Warriors lose to not-so-lowly Bobcats; drop to 14-9 at home

Kelley L Cox-USA TODAY Sports

Marreese Speights hit a half court three. The rest of the game didn't go so well.

The Golden State Warriors sold out their 61st consecutive game, the team's longest sellout streak since prior to the 1997-98 season. Jermaine O'Neal came back from what seemed like a career-ending wrist injury and looked fine. Not great, probably not that good, but fine. Like Chipotle burrito bowls. Anyway...wait, that's it? That's all that went well?

By as early as late third quarter, fans were streaming towards the exits with their favorite team down by 20. The Charlotte Bobcats won 91-75, and somehow, it didn't really feel like the Warriors were ever going to chop any more than 4-6 points off the lead, if that.

But Marreese Speights hit a half court jumper at the buzzer! Not even the T-Shirt Launch (a fan favorite) could bring back the thousands that were emptying the near-deserted Oracle Arena by the middle of the fourth quarter.

After the game, Mark Jackson, Jermaine O'Neal, David Lee, and Andre Iguodala sung that chorus that is starting to sound more rehearsed than believable. The same old "the shots will fall, we just need to bring the defense game in and game out." The only problem?

Sure, the ball isn't going through the hoop and it's noticeably affecting the way the players are going about the rest of the possession or even quarter. But since the seven-game road trip ended, they've played eight of their last eleven games at home, winning just five of them. Since that span, the Warriors are ranked 20th in Offensive Rating and 9th in Defensive Rating. Small sample sizes be damned, that's not so much a fluke as something that isn't easily rectified by "shots falling."

I'm not one to offer solutions but there are real problems that have been bubbling under the surface, only barely masked and hastily covered by flimsy scotch tape. Draymond Green is reverting back to his shooting percentages of last season. Harrison Barnes couldn't dribble by Cody Zeller on an isolation play that lasted 15 seconds and featured Barnes running back into the half court after a ball went off his own foot. Klay Thompson is in one of the worst shooting slumps of his career. David Lee is battling a shoulder injury that necessitates injections. Jordan Crawford, Marreese Speights, Jermaine O'Neal just don't own the potential of carrying the bench on their talent. Even Stephen Curry, the team's one saving grace through each and every moment of struggle, will shoot the lowest three-point percentage of his career if his numbers hold up for the rest of the season.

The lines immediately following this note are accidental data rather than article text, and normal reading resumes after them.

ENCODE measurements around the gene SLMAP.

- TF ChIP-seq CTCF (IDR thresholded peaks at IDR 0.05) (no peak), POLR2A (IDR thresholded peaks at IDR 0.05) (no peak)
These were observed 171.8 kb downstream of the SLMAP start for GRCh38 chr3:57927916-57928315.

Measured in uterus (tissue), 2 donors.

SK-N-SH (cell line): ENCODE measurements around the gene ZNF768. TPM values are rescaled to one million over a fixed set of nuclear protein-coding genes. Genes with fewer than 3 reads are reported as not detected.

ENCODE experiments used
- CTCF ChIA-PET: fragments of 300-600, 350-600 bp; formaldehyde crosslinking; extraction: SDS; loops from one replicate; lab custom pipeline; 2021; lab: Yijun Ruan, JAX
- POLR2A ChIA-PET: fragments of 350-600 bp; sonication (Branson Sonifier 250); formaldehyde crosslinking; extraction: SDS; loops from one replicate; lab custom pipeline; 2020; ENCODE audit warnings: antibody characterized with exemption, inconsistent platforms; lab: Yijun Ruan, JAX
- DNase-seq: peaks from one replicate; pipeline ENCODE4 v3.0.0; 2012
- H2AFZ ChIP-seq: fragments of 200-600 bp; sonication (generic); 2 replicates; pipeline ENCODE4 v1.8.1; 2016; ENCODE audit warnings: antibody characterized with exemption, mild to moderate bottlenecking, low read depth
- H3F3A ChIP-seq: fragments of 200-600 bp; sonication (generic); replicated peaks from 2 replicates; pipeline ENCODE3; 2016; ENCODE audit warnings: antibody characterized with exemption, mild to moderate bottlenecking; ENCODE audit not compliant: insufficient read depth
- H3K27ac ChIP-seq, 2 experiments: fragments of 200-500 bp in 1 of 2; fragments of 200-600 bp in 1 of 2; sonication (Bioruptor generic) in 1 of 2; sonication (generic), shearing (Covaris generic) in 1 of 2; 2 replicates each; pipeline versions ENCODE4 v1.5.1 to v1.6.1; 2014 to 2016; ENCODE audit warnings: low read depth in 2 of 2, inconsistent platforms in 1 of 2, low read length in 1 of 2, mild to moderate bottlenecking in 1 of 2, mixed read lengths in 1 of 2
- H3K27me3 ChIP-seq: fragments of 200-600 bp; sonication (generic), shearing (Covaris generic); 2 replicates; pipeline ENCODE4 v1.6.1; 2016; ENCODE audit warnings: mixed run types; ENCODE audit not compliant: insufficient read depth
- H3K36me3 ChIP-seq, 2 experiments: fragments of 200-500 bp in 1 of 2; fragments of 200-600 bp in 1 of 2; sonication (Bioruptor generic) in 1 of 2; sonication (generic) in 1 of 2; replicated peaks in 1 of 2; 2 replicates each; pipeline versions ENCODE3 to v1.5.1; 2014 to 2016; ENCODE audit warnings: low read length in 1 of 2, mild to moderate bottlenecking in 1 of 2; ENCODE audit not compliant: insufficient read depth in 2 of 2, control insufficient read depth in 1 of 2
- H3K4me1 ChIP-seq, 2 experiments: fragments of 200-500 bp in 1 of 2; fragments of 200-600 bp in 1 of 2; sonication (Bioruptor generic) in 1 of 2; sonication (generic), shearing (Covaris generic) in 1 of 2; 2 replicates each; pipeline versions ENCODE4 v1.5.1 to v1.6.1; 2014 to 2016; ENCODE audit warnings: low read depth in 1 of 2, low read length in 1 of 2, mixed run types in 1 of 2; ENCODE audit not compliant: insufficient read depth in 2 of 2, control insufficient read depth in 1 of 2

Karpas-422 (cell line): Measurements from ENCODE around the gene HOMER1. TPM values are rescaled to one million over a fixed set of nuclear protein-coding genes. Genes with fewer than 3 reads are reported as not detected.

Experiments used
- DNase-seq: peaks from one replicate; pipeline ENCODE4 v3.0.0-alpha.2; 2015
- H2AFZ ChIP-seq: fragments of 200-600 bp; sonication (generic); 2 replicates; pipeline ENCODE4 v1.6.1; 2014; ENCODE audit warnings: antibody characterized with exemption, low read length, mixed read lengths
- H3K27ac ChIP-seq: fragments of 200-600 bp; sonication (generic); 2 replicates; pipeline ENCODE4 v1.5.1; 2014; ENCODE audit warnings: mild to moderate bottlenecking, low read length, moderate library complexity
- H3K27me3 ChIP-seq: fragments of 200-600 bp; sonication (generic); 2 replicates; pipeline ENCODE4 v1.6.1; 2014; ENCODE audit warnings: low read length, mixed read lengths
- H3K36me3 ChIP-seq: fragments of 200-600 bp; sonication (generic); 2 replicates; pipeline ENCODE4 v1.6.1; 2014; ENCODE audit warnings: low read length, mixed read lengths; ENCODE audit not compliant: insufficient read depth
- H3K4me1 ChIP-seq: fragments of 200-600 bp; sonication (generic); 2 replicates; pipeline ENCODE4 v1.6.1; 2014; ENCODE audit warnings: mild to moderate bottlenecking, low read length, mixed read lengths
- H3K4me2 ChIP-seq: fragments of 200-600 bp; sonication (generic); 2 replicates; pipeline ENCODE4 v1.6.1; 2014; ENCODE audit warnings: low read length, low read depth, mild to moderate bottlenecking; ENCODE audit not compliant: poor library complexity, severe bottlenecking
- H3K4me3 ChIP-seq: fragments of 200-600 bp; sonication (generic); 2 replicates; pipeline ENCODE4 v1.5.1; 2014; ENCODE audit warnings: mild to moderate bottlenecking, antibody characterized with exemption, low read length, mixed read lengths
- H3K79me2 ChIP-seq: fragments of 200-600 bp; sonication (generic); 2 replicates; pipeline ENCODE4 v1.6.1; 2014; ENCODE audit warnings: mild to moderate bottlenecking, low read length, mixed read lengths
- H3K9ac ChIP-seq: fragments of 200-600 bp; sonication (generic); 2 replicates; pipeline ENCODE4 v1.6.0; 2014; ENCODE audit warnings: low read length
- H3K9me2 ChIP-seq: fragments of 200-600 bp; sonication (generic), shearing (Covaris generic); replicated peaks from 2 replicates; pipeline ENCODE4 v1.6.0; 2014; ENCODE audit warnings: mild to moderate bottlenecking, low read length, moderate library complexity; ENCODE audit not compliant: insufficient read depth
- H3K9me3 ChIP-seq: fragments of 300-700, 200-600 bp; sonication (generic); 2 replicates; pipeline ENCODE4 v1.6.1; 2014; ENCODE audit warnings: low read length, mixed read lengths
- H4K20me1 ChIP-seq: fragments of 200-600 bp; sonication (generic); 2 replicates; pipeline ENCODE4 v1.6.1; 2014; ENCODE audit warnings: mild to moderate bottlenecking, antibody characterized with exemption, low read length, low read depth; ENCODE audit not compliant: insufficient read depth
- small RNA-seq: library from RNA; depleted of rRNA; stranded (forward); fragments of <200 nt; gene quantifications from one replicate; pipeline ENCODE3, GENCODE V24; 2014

"We had 15 shots in the paint tonight that didn't go in that are normally easy for us. It wasn't our night offensively."

"If our effort is going to be every other night on the defensive end then we shouldn't use that word."

"We are just not playing at a high level when we miss shots."

Lee, O'Neal, and Jackson, respectively, all chimed in with reasons why the Warriors struggled against the Bobcats.

The players themselves don't think the offense is a problem, instead offering up the defense as something that needs improving and consistency when the jumpers aren't going down. It's not a chicken-and-egg scenario so much as the mindset everyone is jaded with when referencing the Warriors. These aren't your Don Nelson Warriors. Andrew Bogut is a beast in the middle. With O'Neal back and Iguodala patrolling the perimeter, this is as good as it's ever been for the Warriors. The offense struggling is sold to us as players simply missing shots and they'll eventually because percentages say so, even if said shots are inefficient contested long twos or fadeaways after elongated and clumsy post-ups.

Mark Jackson and his team are preaching to us about consistency and mindset. And while we've stopping eating it up as more than professional coach and player-speak, perhaps we should remain more in tune with what they're actually trying to change, because a defense this surprisingly stout shouldn't be thrown under the bus by an offense this sneakily mediocre.

Statistical support for this piece provided by NBA.com, unless stated otherwise.

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